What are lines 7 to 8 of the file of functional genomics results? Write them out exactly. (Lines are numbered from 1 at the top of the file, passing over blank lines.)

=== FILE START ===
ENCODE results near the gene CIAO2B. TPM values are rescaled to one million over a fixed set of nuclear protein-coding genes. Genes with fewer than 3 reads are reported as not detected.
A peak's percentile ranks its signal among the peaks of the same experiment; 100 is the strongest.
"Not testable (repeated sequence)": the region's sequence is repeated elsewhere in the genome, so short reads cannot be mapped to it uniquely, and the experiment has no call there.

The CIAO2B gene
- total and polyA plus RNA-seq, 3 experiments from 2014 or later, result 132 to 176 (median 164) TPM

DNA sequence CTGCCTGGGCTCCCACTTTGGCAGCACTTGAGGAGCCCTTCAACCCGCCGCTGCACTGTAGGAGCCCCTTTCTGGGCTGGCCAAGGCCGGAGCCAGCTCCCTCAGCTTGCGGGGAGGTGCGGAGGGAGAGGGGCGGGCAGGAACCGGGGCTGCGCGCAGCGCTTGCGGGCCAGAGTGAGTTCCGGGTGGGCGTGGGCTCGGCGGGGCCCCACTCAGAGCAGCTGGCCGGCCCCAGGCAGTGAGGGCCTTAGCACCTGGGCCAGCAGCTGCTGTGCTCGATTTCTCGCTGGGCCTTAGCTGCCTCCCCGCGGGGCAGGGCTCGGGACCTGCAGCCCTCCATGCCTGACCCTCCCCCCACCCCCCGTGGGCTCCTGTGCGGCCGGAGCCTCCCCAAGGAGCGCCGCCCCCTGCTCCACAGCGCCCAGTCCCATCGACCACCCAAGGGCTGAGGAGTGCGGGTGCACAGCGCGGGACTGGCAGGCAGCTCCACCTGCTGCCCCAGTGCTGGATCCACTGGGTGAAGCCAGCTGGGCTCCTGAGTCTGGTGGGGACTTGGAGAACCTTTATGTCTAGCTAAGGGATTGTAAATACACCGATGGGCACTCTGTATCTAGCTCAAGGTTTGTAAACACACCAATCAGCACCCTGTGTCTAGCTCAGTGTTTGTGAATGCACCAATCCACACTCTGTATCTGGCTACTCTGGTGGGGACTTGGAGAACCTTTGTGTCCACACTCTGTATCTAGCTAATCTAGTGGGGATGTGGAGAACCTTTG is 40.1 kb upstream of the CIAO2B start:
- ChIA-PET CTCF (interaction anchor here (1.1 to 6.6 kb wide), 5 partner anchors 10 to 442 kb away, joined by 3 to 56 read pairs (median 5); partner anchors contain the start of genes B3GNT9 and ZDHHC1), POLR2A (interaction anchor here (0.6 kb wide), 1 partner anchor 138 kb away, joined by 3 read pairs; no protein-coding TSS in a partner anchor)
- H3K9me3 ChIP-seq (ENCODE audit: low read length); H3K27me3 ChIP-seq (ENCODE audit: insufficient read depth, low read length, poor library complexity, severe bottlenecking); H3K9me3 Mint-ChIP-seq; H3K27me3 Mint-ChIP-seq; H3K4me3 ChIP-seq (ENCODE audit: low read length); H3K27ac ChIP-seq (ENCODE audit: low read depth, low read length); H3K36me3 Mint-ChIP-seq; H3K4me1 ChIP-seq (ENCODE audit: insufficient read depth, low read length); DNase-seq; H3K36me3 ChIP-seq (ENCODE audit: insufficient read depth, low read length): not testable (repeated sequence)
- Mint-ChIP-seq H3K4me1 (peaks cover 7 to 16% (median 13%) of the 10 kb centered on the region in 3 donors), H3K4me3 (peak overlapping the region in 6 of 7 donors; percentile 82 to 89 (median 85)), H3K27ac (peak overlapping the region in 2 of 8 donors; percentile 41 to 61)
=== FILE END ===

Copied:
- ChIA-PET CTCF (interaction anchor here (1.1 to 6.6 kb wide), 5 partner anchors 10 to 442 kb away, joined by 3 to 56 read pairs (median 5); partner anchors contain the start of genes B3GNT9 and ZDHHC1), POLR2A (interaction anchor here (0.6 kb wide), 1 partner anchor 138 kb away, joined by 3 read pairs; no protein-coding TSS in a partner anchor)
- H3K9me3 ChIP-seq (ENCODE audit: low read length); H3K27me3 ChIP-seq (ENCODE audit: insufficient read depth, low read length, poor library complexity, severe bottlenecking); H3K9me3 Mint-ChIP-seq; H3K27me3 Mint-ChIP-seq; H3K4me3 ChIP-seq (ENCODE audit: low read length); H3K27ac ChIP-seq (ENCODE audit: low read depth, low read length); H3K36me3 Mint-ChIP-seq; H3K4me1 ChIP-seq (ENCODE audit: insufficient read depth, low read length); DNase-seq; H3K36me3 ChIP-seq (ENCODE audit: insufficient read depth, low read length): not testable (repeated sequence)